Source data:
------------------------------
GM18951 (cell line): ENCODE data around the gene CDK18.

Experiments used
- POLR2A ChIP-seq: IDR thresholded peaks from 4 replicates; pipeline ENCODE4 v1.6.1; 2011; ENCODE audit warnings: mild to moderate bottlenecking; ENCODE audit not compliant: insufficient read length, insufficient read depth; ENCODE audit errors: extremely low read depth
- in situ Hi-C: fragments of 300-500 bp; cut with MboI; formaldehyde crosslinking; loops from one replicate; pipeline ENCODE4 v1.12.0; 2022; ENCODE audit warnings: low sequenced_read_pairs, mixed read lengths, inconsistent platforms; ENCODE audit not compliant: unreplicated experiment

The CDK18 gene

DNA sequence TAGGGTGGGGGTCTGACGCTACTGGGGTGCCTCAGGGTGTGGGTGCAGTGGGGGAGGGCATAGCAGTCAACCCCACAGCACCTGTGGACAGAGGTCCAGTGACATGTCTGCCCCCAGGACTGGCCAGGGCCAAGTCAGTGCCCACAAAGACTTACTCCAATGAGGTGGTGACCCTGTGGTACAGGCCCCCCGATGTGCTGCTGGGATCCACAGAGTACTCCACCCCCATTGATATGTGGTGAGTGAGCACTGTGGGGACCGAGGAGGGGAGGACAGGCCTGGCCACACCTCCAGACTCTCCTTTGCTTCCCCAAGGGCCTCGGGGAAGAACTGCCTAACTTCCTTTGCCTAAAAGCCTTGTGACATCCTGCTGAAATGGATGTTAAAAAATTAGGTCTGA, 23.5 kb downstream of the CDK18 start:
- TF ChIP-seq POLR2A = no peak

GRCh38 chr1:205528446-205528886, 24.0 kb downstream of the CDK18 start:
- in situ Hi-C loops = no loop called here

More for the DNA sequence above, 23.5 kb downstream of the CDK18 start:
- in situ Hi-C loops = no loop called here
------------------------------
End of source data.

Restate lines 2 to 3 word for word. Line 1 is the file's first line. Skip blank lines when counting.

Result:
Experiments used
- POLR2A ChIP-seq: IDR thresholded peaks from 4 replicates; pipeline ENCODE4 v1.6.1; 2011; ENCODE audit warnings: mild to moderate bottlenecking; ENCODE audit not compliant: insufficient read length, insufficient read depth; ENCODE audit errors: extremely low read depth